The TEM images confirm the unusually high Cu dispersion in these catalysts which is also reflected in the EXAFs analysis below. The high Cu dispersion is most likely due to Pd being deposited first on the carbon support and hence improving and stabilising the anchoring of Cu particles.

The Pd nanoparticles appear to have spherical shape (Figure 8). The typical size is less than 5 nm. Cu particles are in the same sise-range, but tend to have more irregular shapes. The metal particles (dark spots) may be either Cu or Pd or both. The bright-field TEM contrast is not able to distinguish between the two metals.

X-ray absorption spectroscopy (XAS)

The XAS data were collected at the Swiss-Norwegian Beamline (SNBL), European Synchrotron Radiation Facility (ESRF) in France. The ESRF provide electron beam energies of 6 GeV and a maximum current of 200mA. Spectra were collected in transmission mode using a double Si(111) crystal monochromator for the Cu - (8979 eV) and Pd K edges (24350 eV).

A stainless steel in situ cell was designed for the experiment. The cell can be used both for gas- and liquid phase reactions and is equipped with Kapton windows and carbon gaskets. The cell was heated by cartridge heaters located at the upper- and lower part of the cell and the power was provided by a Delta power supply. The experiments were performed in two steps: First the catalysts were reduced by heating to 150°C at a heating rate of 2°C/min in 25 ml/min 5%H2/He. The temperature was held for 2 hours prior to cooling down to ambient temperature in He. In the second step the liquid was continuously saturated by flowing 110 ml/min CO2 and 110 ml/min 5%H2/He through the solution before the gases were send to the exhaust system. The nitrate-containing water was pumped through the cell at a rate of 5 ml/min. The liquid went through a closed loop during the reaction. The reaction was performed at ambient pressure and temperature.

EXAFS data were collected prior to and after the reduction/reaction step as well as in between. Continuous EXAFS scans of the Pd and Cu edges were performed during this process.

XANES results obtained during in situ reduction

A linear combination routine was used for determination of the oxidation states of Cu and Pd in the samples. The references used are Cu foil, Cu2O and CuO for the Cu K-edge and Pd foil and PdO for the Pd K-edge, respectively. The Cu is present as CuO in the as prepared sample.

The reduction of Cu starts immediately when the temperature is increased before it levels out at around 50°C and the degree of reduction stays fairly constant until 90°C. After 90°C the reduction starts to further increase. At the target temperature the Cu is present in three different states; approximately 83% Cu(0), around 12% Cu2O and approximately 5% CuO. The values are not changing during the two hours duration of the reduction.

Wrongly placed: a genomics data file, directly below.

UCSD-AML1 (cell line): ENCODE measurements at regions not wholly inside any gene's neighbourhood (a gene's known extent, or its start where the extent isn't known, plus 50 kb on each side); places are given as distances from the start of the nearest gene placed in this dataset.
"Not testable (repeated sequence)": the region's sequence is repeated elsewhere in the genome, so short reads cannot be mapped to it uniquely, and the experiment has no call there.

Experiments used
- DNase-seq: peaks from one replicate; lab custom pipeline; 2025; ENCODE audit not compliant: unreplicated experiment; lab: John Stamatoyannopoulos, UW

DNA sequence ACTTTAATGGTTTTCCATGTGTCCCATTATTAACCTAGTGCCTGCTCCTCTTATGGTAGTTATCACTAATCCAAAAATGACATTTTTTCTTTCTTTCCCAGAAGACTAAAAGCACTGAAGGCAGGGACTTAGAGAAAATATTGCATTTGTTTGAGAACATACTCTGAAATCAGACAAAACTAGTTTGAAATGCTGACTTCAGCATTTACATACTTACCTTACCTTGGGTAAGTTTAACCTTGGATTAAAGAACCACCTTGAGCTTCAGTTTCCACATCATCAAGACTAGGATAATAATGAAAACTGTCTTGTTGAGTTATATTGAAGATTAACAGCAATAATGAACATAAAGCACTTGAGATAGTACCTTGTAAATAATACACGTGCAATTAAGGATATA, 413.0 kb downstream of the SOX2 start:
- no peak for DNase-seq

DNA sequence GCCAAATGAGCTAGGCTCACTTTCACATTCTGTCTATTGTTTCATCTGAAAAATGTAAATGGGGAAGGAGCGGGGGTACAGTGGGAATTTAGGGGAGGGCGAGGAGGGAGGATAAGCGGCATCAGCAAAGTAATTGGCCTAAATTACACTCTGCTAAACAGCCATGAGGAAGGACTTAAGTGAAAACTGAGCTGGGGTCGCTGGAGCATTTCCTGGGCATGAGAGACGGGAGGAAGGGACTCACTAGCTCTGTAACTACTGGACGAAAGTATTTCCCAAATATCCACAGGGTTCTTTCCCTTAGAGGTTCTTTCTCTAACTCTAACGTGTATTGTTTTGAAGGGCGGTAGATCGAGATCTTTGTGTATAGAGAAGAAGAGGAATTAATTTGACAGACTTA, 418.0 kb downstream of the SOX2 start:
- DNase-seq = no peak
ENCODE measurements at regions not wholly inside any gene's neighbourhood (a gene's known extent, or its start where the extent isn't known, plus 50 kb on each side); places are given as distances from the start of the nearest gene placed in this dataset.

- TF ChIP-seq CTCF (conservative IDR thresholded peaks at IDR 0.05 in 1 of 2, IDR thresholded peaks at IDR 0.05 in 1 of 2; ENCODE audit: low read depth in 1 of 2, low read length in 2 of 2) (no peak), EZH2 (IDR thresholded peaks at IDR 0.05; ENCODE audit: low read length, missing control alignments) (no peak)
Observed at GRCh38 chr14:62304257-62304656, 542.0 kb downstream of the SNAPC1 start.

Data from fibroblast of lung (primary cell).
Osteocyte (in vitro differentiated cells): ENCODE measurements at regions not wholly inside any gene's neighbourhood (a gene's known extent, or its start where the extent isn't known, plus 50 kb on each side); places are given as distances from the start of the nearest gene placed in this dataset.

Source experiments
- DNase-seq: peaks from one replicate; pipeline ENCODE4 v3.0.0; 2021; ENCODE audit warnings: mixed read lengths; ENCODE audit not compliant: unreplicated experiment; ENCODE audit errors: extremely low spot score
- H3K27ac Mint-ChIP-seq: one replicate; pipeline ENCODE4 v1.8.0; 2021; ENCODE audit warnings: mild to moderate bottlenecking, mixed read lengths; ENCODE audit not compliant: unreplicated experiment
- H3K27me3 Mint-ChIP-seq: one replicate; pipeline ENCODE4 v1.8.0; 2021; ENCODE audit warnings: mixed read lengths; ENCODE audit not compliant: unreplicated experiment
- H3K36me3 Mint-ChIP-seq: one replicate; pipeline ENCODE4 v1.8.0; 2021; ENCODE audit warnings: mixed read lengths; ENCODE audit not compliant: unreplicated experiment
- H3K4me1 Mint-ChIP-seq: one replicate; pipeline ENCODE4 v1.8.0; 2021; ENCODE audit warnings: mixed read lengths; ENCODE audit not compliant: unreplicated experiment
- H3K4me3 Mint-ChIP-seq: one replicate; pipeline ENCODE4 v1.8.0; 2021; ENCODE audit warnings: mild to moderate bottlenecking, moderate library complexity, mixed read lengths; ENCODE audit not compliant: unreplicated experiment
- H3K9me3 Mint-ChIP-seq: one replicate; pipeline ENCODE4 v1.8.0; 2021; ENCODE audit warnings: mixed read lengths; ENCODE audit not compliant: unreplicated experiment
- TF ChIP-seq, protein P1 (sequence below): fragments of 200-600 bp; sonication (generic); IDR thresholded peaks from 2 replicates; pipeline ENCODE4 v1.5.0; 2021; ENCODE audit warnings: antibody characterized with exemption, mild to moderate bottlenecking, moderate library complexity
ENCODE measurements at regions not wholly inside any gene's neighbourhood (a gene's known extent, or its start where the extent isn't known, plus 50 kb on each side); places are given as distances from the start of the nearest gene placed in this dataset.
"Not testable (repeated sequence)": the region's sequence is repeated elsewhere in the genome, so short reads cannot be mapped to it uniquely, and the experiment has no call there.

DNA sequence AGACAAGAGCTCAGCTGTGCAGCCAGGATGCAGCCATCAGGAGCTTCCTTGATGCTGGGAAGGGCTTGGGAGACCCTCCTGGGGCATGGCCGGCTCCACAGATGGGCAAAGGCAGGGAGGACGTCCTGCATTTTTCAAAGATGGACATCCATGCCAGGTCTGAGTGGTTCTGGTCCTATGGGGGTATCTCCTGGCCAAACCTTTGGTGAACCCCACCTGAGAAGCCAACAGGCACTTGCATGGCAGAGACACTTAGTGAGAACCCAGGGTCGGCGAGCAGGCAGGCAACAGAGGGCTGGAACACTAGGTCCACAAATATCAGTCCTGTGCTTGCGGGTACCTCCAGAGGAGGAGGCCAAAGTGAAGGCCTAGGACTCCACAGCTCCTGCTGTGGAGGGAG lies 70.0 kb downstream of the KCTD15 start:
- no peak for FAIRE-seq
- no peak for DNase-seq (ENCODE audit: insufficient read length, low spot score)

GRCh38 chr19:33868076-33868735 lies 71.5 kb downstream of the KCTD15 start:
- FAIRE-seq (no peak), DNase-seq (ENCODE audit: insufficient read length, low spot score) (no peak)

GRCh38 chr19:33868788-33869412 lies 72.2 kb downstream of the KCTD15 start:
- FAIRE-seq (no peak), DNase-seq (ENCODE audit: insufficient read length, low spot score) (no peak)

The palladium is partially reduced in the as-prepared sample. The degree of reduction (35% Pd(0)) stays constant until the temperature reach approximately 70°C. The Pd is completely reduced at temperatures above 100°C.

EXAFS results obtained during in situ reduction

EXAFS analyses give information about the coordination number, distances and disorder. The coordination number can be used to obtain an average particle sise, depending that the value is lower than the bulk. Fourier transformation was performed on the Pd and Cu K-edge spectra in the 3-15Å region in k-space.

The results of the EXAFS analyses show that the Pd in the as-prepared catalysts is a mixture of Pd metal and PdO. The first and third peak corresponds to the Pd-O and Pd-Pd bonds in the PdO. The second peak with a distance of 2.76 Å is from Pd metal. The coordination number obtained for the PdO is lower than the bulk PdO, 4 and 12 respectively. This indicates that the PdO particles are smaller compared to the bulk phase. Also, the coordination number obtained for the metallic Pd is lower than the tabulated value of 12 for the first shell with a distance of 2.75 Å of the bulk phase of Pd(0). This corresponds to a Pd particle size obtained from XAS in the range 2 to 3 nm. The Pd is fully reduced after the reduction procedure and also after the reaction no changes in the Pd oxidation state can be observed. This indicates that the reaction conditions do not lead to oxidation of the Pd. Comparison of the coordination numbers of pre-reduced catalyst and catalyst after the reaction reveal that it is only minor changes in the Pd surroundings. A slight increase in the Pd-Pd coordination number is an indication of sintering, but the values are within the experimental error limit.

Pd is fully reduced after the reduction procedure and no changes in the Pd oxidation state can be observed after the reaction. Comparison of the coordination numbers of pre-reduced catalyst and catalyst after the reaction reveal that it is only minor changes in the Pd surroundings. A slight increase in the Pd-Pd coordination number is an indication of sintering.

The distances obtained for the first and second peak are in agreement with the CuO model component. Also, the coordination number of the first Cu-O shell is the same as the model within in the error limit of the technique. The value of the Cu-Cu shell is lower compared to the reference which is four. This indicates small particles, which is also confirmed by the TEM images.